Most likely, either Rudolphus Goclenius, Filius (Rudolf Göckel der Jüngere), or Rudolphus Goclenius (Rudolf Göckel der Ältere)-- 18:21, 8 August 2014 (UTC)






  • Leberkäs, Leberkas, Leberkaas m a type of meat-loaf with liver, esp. popular in South Germany. The standard spelling would be "Leberkäse", the others are dialect variations
  • Liederkranz ("wreath of songs"): a group of songs? a German male singing group?





  • Pawirpen (from Low Prussian dialect) → plural form of Pawirp, an alternative form of Powirp
  • Perkolation(percolation)
  • Piefke: see de:Piefke and w:de:Piefke
    • 2010, February, w:de:Andreas Hoppe, “Ich bin dann mal da! Das Abenteuer der regionale Ernährung”, in demeter Journal
      Tiefes spirituelles Erleben dort hat mich mental zurückgeführt in den Berliner Garten meines Opas, wo ich als Piefke glücklich war und genährt wurde in jeder Beziehung.
As a colloquial term for a little boy, "Piefke" is predominantly used in regions that once belonged to Prussia, especially Berlin.
  • pimp
  • Piz This might be a Swiss-German term referring to a mountain top, e.g. w:de:Piz Buin. It stems from the Romansh word 'piz' for 'peak'. -- 02:10, 7 December 2013 (UTC)
  • Prickler m: prickles?, some kind of prickly fizzy? drink (probably mix of beer or wine and lemonade)
There is a German verb prickeln. Prickler is also a surname in Germany. Perhaps, you should add some context just to clarify the meaning of 'Prickler'.


  • Low German: quassen (from the following derivation of English "quaff" (v.) "to gulp, etc.": "...perhaps imitative, or perhaps from Low German quassen "to overindulge (in food and drink)," with -ss- (-ſſ-) misread as -ff-...)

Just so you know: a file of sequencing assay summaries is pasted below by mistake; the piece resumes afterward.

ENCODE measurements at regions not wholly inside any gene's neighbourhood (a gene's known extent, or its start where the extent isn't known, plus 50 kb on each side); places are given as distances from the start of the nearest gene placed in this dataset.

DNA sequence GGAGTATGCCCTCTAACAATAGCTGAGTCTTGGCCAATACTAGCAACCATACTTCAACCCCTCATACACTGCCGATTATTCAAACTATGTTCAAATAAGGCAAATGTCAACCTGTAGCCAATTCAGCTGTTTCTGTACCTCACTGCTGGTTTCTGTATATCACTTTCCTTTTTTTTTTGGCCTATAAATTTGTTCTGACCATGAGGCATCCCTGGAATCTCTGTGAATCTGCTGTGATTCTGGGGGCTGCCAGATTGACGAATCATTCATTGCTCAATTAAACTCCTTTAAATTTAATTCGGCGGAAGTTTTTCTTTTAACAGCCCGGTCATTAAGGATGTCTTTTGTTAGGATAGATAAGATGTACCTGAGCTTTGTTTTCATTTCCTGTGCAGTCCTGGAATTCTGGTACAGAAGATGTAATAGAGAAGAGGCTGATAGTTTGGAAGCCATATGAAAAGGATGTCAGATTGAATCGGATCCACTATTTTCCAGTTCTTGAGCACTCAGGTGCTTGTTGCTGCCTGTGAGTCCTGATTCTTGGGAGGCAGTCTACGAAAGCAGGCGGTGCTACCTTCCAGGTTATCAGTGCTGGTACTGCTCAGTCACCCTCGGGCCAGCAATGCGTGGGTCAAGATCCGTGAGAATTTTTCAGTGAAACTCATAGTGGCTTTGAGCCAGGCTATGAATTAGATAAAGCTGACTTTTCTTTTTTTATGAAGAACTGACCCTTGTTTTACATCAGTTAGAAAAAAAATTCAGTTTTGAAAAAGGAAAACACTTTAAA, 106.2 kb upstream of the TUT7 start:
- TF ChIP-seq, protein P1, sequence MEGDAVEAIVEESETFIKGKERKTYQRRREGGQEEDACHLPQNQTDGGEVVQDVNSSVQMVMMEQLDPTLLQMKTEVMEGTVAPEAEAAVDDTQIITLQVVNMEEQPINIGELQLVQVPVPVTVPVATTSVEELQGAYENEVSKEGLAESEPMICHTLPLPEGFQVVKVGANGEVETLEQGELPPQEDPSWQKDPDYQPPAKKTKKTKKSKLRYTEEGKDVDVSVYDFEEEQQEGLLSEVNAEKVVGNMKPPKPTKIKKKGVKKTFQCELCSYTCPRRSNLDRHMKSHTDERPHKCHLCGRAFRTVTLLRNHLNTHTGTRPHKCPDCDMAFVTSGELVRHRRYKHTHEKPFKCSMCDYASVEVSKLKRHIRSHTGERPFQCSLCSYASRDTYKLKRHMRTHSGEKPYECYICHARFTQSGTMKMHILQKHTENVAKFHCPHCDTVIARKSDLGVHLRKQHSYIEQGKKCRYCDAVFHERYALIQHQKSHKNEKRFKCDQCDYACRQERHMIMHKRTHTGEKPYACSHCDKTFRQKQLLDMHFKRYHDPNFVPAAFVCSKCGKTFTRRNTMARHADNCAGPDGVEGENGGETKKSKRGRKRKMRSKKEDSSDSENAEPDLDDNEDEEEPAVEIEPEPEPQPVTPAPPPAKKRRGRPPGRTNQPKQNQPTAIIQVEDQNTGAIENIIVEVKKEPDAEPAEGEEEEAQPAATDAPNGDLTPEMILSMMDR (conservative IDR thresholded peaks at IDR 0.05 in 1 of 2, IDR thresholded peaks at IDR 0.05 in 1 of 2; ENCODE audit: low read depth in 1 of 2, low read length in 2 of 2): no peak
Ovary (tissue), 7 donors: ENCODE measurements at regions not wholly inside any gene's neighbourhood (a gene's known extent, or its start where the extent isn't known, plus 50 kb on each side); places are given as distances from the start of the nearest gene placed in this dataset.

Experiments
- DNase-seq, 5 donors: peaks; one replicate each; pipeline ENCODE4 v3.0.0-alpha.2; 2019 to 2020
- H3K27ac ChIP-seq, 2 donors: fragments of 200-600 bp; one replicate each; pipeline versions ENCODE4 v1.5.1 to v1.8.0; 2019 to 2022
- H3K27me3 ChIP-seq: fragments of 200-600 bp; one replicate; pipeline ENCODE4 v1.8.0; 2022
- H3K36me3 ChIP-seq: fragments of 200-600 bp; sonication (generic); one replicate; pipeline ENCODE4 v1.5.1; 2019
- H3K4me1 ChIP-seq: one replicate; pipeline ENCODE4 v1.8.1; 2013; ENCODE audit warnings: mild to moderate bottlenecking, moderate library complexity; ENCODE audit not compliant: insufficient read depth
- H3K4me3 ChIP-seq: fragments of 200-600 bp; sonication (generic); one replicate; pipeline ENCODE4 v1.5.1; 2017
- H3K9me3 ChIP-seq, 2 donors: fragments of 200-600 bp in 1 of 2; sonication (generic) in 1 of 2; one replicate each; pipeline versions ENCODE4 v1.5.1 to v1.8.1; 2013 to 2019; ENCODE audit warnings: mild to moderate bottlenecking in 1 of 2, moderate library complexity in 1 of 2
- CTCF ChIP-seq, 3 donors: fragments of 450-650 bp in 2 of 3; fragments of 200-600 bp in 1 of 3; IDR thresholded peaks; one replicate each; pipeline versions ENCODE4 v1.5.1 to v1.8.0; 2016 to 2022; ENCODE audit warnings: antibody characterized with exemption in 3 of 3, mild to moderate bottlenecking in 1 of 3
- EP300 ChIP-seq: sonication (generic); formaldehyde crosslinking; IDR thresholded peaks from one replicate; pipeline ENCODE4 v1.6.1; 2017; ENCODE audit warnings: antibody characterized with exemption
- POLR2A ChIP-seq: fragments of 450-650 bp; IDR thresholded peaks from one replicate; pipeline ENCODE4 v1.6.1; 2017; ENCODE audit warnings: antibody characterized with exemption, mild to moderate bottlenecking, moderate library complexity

As adjectives are nouns (sensu latu), Spezifisches is a noun, but it's still just an adjective. In some terms of the form "adjective substantive" the adjective isn't just a simple adjective, but part of a new term. It's like in English with a white house (ein weißes Haus) and the White House (das Weiße Haus).



  • überein
  • übermütig -- "sie war übermütig " from Snow White in German. See Spiegel. I would translate übermütig with adjectives like cheeky, perky, jaunty, larksome or the like, depending on the context.
  • Überrumplung
  • überwintern
  • umfließen (verb)
  • Um und Auf: 1886, Rudolf Steiner, Grundlinien einer Erkenntnistheorie der goetheschen Weltanschauung, p.58f: Man hat ja das ganze Um und Auf des Erkennens schon mit der letzteren gegeben. See also: de:um.
    • Substantivisation with neuter gender of um and auf
  • unbeirrt not dissuaded, sticking to an opinion/plan etc. in spite of opposition
  • unter der Fuchtel stehen to be under the control of another person. Originally this term meant the situation of a soldier who was subject to physical punishment (The "Fuchtel" was a broad sword which was used to inflict such a punishment by beating an offending soldier with the broad side).


Literally translated, "ohnfürdenklich" means "without thinkable". The term is obsolete now. unerdenklich is synonymous and used these days: "seit unerdenklichen Zeiten".


X, Y[edit]

  • you name it - from the film Er ist wieder da.
    • looks like English and not German